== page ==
World Economic Outlook
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World Economic Outlook

A Weakening Expansion

After strong growth in 2017 and early 2018, global economic activity slowed notably in the second half of last year, reflecting a confluence of factors affecting major economies. China’s growth declined following a combination of needed regulatory tightening to rein in shadow banking and an increase in trade tensions with the United States. The euro area economy lost more momentum than expected as consumer and business confidence weakened and car production in Germany was disrupted by the introduction of new emission standards; investment dropped in Italy as sovereign spreads widened; and external demand, especially from emerging Asia, softened. Elsewhere, natural disasters hurt activity in Japan. Trade tensions increasingly took a toll on business confidence and, so, financial market sentiment worsened, with financial conditions tightening for vulnerable emerging markets in the spring of 2018 and then in advanced economies later in the year, weighing on global demand. Conditions have eased in 2019 as the US Federal Reserve signaled a more accommodative monetary policy stance and markets became more optimistic about a US–China trade deal, but they remain slightly more restrictive than in the fall.


Global Growth Is Set to Moderate in the Near Term, Then Pick Up Modestly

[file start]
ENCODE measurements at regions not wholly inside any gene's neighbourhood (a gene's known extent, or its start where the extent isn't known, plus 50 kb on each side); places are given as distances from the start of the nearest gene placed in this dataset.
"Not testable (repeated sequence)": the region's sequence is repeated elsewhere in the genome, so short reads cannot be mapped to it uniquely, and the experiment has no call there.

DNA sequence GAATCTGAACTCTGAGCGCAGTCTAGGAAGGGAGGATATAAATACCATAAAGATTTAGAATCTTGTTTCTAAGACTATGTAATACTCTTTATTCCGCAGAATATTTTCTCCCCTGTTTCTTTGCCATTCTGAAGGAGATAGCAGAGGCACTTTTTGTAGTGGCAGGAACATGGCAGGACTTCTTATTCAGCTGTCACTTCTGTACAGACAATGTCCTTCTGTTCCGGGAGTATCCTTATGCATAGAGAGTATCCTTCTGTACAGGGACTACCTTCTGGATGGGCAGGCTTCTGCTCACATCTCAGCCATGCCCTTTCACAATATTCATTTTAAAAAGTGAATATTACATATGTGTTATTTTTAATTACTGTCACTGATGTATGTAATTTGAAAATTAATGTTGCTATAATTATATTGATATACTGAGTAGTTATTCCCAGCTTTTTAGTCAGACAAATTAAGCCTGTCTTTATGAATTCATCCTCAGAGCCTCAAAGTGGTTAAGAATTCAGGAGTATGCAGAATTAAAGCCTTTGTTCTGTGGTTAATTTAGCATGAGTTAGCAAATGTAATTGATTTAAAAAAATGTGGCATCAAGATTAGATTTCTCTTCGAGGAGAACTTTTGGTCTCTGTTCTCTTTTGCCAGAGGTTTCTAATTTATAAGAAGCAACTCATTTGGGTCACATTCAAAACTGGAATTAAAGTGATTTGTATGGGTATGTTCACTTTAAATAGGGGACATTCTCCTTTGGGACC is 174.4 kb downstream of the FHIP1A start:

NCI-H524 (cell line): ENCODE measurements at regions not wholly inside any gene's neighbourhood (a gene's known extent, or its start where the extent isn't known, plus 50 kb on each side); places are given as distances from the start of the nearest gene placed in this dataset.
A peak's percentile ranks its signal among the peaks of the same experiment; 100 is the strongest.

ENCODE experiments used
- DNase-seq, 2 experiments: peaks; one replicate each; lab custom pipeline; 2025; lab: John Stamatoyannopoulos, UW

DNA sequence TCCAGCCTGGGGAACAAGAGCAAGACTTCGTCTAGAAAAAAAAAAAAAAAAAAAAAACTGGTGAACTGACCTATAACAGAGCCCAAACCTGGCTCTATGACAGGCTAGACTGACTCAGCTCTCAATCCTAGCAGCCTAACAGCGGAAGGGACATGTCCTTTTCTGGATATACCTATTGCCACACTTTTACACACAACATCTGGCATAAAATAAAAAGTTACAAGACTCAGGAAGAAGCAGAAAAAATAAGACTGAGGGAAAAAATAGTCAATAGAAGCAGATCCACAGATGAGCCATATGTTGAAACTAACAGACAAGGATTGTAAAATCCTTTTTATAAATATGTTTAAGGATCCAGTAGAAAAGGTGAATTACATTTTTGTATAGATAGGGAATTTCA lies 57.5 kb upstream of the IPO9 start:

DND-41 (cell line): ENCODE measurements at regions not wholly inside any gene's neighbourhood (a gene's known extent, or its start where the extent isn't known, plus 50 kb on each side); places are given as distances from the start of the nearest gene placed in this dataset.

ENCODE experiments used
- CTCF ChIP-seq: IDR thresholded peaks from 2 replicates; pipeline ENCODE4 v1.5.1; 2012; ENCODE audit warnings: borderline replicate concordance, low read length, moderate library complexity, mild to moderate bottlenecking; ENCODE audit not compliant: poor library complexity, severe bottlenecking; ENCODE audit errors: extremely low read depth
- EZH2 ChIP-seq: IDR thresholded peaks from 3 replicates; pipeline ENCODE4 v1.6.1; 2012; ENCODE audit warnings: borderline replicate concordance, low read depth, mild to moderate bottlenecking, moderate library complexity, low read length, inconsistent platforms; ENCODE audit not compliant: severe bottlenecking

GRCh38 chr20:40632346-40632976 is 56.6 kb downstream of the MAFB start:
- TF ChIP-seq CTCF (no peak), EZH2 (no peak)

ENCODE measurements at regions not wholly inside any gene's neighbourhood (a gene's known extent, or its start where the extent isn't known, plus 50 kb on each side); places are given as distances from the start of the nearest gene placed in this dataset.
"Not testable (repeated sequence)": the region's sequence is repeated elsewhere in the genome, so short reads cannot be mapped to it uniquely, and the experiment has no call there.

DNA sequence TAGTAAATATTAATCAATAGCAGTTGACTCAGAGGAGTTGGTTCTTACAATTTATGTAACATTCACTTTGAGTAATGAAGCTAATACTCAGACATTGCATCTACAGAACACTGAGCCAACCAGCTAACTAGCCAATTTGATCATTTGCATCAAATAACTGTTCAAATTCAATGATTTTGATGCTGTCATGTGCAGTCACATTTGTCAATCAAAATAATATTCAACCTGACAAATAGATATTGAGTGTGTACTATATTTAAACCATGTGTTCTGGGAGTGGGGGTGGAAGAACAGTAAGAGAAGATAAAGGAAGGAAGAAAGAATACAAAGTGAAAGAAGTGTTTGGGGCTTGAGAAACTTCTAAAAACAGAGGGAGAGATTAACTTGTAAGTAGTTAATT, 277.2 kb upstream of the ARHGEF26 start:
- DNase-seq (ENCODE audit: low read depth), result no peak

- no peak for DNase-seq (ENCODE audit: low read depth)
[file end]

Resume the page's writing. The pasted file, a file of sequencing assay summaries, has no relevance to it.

As a result of these developments, global growth is now projected to slow from 3.6 percent in 2018 to 3.3 percent in 2019, before returning to 3.6 percent in 2020. Growth for 2018 was revised down by 0.1 percentage point relative to the October 2018 World Economic Outlook (WEO), reflecting weakness in the second half of the year, and the forecasts for 2019 and 2020 are now marked down by 0.4 percentage point and 0.1 percentage point, respectively. The current forecast envisages that global growth will level off in the first half of 2019 and firm up after that. The projected pickup in the second half of 2019 is predicated on an ongoing buildup of policy stimulus in China, recent improvements in global financial market sentiment, the waning of some temporary drags on growth in the euro area, and a gradual stabilization of conditions in stressed emerging market economies, including Argentina and Turkey. Improved momentum for emerging market and developing economies is projected to continue into 2020, primarily reflecting developments in economies currently experiencing macroeconomic distress—a forecast subject to notable uncertainty. By contrast, activity in advanced economies is projected to continue to slow gradually as the impact of US fiscal stimulus fades and growth tends toward the modest potential for the group. Beyond 2020, global growth is set to plateau at about 3.6 percent over the medium term, sustained by the increase in the relative size of economies, such as those of China and India, which are projected to have robust growth by comparison to slower-growing advanced and emerging market economies (even though Chinese growth will eventually moderate). As noted in previous WEO reports, tepid labor productivity growth and slowing expansion of the labor force amid population aging will drag advanced economy growth lower over the projection horizon. Growth across emerging market and developing economies is projected to stabilize slightly below 5 percent, though with variations by region and country. The baseline outlook for emerging Asia remains favorable, with China’s growth projected to slow gradually toward sustainable levels and convergence in frontier economies toward higher income levels. For other regions, the outlook is complicated by a combination of structural bottlenecks, slower advanced economy growth and, in some cases, high debt and tighter financial conditions. These factors, alongside subdued commodity prices and civil strife or conflict in some cases, contribute to subdued medium-term prospects for Latin America; the Middle East, North Africa, and Pakistan region; and parts of sub-Saharan Africa. In particular, convergence prospects are bleak for some 41 emerging market and developing economies, accounting for close to 10 percent of global GDP in purchasing-power-parity terms and with total population close to 1 billion, where per capita incomes are projected to fall further behind those in advanced economies over the next five years.